39. MIND 3 Attachment researches indicate that “good attachment relationship are likely to promote the development of integrative capacities of the brain in enabling the acquisition of emotional, cognitive and interpersonal abilities”.

  40. MIND Siegel (2001) propose as the qualities that foster secure attachment: • Collaboration • Reflective dialogue • Repair • Coherent narratives • Emotional communication

  41. BETWEEN BRAIN AND MIND Emotion Mentalization

  42. Emotions “Facial expression are a crucial component of human emotional and social behavior and are believed to represent innate and automatic behavior patterns”Darwin 1872

  43. Emotions • Emotional expression allow the rapid communication of information between individual. • They can be viewed as reinforcers that modulate a particular behavior.

  44. Mentalization

  45. Mentalization • Ability to read the expression on another’s face and know what this person is feeling. • Ability to represent the mental states of others, i.e. their thoughts, desires, beliefs, intention and knowledge.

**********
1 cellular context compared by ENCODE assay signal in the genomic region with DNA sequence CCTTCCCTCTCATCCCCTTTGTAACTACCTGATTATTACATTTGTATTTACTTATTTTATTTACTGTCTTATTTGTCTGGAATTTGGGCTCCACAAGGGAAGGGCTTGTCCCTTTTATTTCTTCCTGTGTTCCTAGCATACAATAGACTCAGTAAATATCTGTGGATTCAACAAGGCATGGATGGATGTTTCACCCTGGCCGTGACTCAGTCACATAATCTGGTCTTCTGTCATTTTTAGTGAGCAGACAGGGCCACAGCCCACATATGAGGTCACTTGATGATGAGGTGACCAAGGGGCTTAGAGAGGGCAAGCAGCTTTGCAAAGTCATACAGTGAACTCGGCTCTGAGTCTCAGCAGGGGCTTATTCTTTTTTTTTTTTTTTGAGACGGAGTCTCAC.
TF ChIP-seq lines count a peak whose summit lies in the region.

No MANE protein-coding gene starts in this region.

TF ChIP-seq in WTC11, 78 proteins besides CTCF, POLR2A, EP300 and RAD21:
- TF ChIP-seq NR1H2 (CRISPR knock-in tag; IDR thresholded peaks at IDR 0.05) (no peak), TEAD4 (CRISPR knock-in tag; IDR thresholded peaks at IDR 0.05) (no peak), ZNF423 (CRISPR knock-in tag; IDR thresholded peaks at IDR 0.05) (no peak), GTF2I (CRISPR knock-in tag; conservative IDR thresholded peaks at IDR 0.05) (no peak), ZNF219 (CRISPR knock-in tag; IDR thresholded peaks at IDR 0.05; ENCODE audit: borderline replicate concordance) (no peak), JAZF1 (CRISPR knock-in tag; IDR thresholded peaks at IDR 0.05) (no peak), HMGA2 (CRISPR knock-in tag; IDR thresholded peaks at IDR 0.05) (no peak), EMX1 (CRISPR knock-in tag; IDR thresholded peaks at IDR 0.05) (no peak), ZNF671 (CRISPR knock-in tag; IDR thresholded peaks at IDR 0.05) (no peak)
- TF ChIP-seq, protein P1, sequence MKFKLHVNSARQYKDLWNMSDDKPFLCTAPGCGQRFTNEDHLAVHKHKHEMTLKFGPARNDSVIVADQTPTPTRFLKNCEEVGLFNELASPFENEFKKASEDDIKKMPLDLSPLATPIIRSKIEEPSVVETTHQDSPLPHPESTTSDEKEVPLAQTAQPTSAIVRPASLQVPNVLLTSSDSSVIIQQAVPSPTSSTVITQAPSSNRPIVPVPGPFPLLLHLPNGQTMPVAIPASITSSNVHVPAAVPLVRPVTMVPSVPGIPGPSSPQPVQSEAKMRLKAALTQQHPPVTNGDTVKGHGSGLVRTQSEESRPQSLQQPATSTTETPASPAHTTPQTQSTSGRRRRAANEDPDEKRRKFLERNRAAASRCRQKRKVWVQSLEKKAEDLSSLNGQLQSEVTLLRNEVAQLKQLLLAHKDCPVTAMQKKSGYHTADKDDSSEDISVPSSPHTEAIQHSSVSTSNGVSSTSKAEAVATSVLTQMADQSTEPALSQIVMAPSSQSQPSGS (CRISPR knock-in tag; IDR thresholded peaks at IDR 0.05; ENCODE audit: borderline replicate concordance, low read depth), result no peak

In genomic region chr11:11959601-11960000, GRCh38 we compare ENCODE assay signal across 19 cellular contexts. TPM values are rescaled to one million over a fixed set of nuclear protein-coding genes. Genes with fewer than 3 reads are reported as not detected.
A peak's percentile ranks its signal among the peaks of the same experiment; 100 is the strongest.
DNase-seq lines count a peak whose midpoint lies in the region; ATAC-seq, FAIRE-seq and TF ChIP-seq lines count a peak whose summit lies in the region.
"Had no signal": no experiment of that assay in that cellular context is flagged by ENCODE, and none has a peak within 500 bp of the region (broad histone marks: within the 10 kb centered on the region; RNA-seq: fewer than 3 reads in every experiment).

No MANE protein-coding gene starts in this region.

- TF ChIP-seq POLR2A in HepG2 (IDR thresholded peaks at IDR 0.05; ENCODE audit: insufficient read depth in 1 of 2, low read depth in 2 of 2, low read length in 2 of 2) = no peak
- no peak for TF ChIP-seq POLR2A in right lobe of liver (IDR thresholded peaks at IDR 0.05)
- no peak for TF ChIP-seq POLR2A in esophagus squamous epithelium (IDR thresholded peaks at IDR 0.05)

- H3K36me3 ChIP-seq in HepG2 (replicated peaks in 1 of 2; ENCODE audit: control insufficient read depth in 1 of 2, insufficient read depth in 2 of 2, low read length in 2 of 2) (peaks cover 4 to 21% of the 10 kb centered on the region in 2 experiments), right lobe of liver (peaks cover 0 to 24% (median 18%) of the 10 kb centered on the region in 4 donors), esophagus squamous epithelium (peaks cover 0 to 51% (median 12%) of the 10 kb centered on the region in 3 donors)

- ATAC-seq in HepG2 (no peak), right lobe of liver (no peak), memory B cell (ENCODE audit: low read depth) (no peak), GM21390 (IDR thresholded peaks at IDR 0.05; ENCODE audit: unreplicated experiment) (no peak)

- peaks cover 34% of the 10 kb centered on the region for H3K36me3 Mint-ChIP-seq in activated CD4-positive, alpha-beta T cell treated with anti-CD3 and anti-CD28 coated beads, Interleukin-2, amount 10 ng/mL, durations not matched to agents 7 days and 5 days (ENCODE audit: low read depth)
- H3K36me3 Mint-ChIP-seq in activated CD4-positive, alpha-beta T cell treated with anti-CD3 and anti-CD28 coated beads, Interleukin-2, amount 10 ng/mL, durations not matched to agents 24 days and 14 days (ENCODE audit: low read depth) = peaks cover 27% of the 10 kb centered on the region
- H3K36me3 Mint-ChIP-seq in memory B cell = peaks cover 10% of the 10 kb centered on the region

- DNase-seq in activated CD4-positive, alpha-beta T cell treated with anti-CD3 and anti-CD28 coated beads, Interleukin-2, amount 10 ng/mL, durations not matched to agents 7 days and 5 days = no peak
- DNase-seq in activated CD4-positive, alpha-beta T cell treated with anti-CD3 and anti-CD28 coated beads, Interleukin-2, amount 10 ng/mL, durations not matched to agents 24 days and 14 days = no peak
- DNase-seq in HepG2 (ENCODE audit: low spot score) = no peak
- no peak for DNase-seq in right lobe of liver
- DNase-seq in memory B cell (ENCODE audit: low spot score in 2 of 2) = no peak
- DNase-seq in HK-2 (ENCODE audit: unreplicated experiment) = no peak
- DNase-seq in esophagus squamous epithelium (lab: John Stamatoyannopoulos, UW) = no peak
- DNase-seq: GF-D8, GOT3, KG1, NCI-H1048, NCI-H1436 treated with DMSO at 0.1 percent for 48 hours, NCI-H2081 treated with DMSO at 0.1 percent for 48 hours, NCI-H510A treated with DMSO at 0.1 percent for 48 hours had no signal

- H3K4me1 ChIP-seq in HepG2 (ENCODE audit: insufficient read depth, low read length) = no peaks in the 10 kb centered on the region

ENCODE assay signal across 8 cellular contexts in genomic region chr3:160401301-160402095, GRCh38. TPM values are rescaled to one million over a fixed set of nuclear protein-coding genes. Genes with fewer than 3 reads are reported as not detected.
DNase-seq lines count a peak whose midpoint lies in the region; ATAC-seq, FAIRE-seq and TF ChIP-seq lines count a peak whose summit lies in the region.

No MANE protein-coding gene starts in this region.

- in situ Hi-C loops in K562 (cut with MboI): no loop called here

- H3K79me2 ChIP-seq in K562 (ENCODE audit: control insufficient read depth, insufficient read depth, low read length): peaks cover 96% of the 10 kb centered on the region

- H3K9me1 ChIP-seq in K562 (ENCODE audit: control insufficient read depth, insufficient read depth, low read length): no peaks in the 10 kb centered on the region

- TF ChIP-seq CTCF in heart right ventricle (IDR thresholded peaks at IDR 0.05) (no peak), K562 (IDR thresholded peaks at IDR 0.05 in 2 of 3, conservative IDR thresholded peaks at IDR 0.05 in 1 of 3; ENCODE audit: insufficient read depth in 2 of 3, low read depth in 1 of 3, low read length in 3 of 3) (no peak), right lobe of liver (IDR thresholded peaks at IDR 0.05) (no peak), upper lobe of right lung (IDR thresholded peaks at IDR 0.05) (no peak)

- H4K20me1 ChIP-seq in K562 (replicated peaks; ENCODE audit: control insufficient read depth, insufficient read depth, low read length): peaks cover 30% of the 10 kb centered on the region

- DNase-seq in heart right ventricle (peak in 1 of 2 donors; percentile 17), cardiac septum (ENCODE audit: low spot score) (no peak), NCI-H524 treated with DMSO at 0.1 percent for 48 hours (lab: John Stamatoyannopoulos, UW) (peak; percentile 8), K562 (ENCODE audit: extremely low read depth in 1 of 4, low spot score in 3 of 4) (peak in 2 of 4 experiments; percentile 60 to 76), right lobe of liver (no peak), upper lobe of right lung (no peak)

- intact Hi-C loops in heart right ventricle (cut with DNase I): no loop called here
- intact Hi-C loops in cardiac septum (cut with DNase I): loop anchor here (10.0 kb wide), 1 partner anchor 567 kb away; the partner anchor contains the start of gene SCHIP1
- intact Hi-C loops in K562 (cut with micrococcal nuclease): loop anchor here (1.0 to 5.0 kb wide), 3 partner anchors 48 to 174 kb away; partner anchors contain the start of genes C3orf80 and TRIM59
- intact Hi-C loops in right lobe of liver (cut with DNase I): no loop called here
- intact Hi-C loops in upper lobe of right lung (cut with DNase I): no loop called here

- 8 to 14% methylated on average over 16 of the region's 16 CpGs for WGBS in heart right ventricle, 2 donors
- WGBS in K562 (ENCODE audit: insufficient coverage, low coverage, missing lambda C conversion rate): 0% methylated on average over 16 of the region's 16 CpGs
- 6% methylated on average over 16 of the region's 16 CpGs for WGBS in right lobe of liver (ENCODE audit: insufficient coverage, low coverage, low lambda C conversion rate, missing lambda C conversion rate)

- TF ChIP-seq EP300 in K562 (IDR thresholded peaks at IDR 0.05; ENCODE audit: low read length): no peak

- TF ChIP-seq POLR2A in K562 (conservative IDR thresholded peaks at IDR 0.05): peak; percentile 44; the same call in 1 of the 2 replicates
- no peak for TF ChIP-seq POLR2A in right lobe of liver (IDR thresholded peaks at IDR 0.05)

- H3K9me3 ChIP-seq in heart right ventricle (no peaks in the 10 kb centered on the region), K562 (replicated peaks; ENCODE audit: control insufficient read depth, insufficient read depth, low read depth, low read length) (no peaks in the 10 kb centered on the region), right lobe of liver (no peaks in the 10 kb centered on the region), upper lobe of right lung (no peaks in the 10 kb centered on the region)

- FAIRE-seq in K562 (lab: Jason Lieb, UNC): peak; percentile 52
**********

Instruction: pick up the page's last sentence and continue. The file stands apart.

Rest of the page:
46. What prevent acquisition of mentalization ? • Genetic? • Toxic environment ? • Trauma • Neglect • Chaos

  47. The Challenge • 906,000 children victims of abuse or neglect in 2003. (1.24% of general population). • Neglect: 60 %; physical abuse19%; sexual abuse 10 % ; emotional abuse 5 % : "other“ 17%. • Children ages birth to 3 years had the highest rates of victimization at 1.6% of the same age group. Girls were slightly more likely to be victims than boys. Child Maltreatment 2003: Summary of Key Findings National Clearinghouse on Child Abuse and Neglect Information 2005

  48. Bruised brains aching mindsDevelopmental Effects of Child Abuse and Neglect • High levels of cortisol destroy synapses. • Abuse, neglect and chronic states of misattunement lead to an overpruning of synapses (R OFC) leaving individuals with impaired ability to modulate and regulate emotion in response to stress.